Jean Genet


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Genet, Jean

(zhäN zhənā`), 1910–86, French dramatist. Deserted by his parents as an infant, Genet spent much of his early life in reformatories and prisons. Between 1940 and 1948 he wrote several autobiographical prose narratives dealing with homosexuality and crime, including Our Lady of the Flowers (tr. 1949, repr. 1963) and The Thief's Journal (tr. 1964). In 1948 he was sentenced to life imprisonment for theft, but he was pardoned through the efforts of important French writers, including Gide, Sartre, and Cocteau. Genet's first two plays, Les Bonnes (1947; tr. The Maids, 1954) and Haute Surveillance (1949; tr. Deathwatch, 1954), established him as a dramatist concerned with theater as ritual and ceremony. Considered classic examples of the theater of the absurd, his dramas portray a world of outcasts in revolt against everything that renders humans helpless, subservient, and alone. His later plays include The Balcony (tr. 1958), in which the patrons of a brothel act out their fantasies as a revolution progresses in the streets, and The Blacks (tr. 1960), a "clown show" in which black actors play the roles of their white oppressors. Other works include the play The Screens (tr. 1962) and Querelle (tr. 1974).

Bibliography

See his Reflections on the Theatre (tr. 1972); J.-P. Sartre, Saint Genet (1952, tr. 1963); biography by E. White, Genet (1993); and studies by R. N. Coe (1970), B. Knapp (1968, rev. ed. 1989), and H. Stewart (1989).

References in periodicals archive ?
In the play The Blacks by French dramatist Jean Genet we are faced, in both a complex and controversial manner, with the issues of cultural and racial identity, ideological dominion, colonialism and the process of decolonization as seen from the perspective of "the blackness " issue against the backdrop of colonialism.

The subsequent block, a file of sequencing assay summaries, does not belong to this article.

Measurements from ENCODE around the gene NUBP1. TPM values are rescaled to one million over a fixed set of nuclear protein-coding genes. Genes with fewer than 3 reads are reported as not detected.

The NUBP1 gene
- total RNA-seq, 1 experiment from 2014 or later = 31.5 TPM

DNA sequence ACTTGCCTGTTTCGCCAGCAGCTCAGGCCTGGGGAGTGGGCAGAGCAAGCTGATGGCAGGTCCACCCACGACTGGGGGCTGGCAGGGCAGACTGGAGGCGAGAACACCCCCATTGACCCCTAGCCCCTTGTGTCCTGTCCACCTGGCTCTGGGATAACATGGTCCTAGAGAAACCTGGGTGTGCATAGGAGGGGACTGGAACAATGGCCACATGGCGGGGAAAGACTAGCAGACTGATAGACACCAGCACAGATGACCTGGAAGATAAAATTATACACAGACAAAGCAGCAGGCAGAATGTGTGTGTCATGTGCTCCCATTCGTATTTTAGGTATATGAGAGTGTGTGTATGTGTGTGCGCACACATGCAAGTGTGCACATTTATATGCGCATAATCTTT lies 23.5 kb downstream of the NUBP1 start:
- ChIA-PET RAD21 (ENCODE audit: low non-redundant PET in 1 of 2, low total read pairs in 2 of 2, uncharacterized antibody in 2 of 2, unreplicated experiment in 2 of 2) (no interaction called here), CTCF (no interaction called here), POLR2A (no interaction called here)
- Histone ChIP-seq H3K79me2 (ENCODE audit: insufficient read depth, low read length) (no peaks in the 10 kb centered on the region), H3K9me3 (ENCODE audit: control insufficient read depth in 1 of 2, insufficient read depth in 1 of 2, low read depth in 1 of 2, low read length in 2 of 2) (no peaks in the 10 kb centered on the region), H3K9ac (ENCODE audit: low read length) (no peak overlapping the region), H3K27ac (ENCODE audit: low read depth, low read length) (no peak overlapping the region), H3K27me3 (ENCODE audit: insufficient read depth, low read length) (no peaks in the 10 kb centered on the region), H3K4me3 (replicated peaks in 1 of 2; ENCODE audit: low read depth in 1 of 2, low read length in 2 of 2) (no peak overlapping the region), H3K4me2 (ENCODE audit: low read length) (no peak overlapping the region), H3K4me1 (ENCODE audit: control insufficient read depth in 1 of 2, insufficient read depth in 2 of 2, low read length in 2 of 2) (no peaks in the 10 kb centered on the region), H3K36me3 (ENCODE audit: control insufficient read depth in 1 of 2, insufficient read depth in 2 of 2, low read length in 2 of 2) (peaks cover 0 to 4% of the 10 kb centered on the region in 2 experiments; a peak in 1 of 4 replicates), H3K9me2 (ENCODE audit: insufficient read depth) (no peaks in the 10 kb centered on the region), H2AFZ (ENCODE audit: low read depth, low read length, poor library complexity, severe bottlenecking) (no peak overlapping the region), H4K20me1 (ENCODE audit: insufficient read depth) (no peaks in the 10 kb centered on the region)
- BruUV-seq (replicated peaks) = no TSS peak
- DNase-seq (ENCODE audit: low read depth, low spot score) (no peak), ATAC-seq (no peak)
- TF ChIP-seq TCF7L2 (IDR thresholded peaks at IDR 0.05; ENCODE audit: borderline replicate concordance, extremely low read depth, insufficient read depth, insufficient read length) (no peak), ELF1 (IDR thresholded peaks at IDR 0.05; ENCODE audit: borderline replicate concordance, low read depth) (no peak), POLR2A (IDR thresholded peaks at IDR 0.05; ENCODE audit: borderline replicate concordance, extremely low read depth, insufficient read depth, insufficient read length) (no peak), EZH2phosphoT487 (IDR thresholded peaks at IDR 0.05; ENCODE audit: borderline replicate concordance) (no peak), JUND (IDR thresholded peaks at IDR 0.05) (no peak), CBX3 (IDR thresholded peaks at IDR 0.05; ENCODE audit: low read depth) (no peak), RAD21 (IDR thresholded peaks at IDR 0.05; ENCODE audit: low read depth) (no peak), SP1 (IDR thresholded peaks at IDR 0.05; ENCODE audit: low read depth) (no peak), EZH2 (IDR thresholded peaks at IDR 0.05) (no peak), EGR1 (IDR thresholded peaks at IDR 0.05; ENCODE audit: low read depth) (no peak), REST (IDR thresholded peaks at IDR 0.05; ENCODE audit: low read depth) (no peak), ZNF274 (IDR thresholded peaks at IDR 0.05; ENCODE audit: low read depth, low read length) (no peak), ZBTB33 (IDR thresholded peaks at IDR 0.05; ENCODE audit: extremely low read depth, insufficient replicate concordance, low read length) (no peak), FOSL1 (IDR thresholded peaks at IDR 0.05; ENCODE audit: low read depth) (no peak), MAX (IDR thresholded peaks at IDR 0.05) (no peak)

So I can tell you that in June 1968, my sadness and anger made me understand that from now on I would not rest until the spirit of that May in Paris returned, in France or elsewhere', Jean Genet, 'It seems indecent of me to speak of myself ['Il me parait indecent de parler de moi .
Jean Genet was an orphan, a thief, a hoodlum, a homosexual, a spinner of tales, a prostitute, and a self-mythologizing individual who stole from his friends and betrayed them time and time again.
My dream passenger would either be Descartes or Jean Genet.
Interestingly, the man who led Ben Jelloun to Alberto Giacometti was none other than Jean Genet and his essay The Studio of Alberto Giacometti.
The play - Elle by French playwright Jean Genet - is about a photographer who begins to question whether the Pope really exists after going to the Vatican to take his picture.
At the Young Vic, Katie Mitchell directs Anastasia Hille, Aisling O'Sullivan and Angela Clerkin in a darkly atmospheric production of Martin Crimp's new version of The Maids by Jean Genet.
Laura Oswald, in her Jean Genet and the semiotics of performance, gives: Trans.
cummings, William Burroughs, Merce Cunningham, Jean Genet, Georgia O'Keeffe, Italo Calvino, Mark Rothko, Jorge Luis gorges, Pablo Picasso, Gabriel Garcia Marquez, and John Cage.
His vision, however, was a major influence on the plays of Jean Genet, Eugene Ionesco, Samuel Beckett, and others and on the entire movement away from the dominant role of language and rationalism in contemporary theater.
It is hard to imagine that there has ever been a more paradoxical and evasive subject for a biographer to grapple with than Jean Genet.
Jean Cocteau, Jean Genet, Oscar Wilde, Gertrude Stein, and countless other writers and artists lived openly gay lives in France back when such a life elsewhere meant at minimum concealment and alienation.